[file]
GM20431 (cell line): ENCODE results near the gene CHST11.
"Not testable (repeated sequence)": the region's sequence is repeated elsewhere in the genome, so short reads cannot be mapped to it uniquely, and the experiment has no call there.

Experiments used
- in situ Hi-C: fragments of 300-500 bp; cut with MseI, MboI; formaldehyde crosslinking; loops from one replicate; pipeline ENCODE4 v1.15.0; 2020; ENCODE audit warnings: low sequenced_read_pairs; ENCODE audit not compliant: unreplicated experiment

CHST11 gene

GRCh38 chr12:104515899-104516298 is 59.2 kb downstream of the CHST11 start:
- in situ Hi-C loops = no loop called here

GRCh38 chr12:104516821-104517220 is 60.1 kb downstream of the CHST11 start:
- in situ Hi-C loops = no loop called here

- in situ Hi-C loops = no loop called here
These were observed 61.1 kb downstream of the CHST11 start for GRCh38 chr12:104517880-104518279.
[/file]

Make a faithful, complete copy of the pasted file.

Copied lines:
GM20431 (cell line): ENCODE results near the gene CHST11.
"Not testable (repeated sequence)": the region's sequence is repeated elsewhere in the genome, so short reads cannot be mapped to it uniquely, and the experiment has no call there.

Experiments used
- in situ Hi-C: fragments of 300-500 bp; cut with MseI, MboI; formaldehyde crosslinking; loops from one replicate; pipeline ENCODE4 v1.15.0; 2020; ENCODE audit warnings: low sequenced_read_pairs; ENCODE audit not compliant: unreplicated experiment

CHST11 gene

GRCh38 chr12:104515899-104516298 is 59.2 kb downstream of the CHST11 start:
- in situ Hi-C loops = no loop called here

GRCh38 chr12:104516821-104517220 is 60.1 kb downstream of the CHST11 start:
- in situ Hi-C loops = no loop called here

- in situ Hi-C loops = no loop called here
These were observed 61.1 kb downstream of the CHST11 start for GRCh38 chr12:104517880-104518279.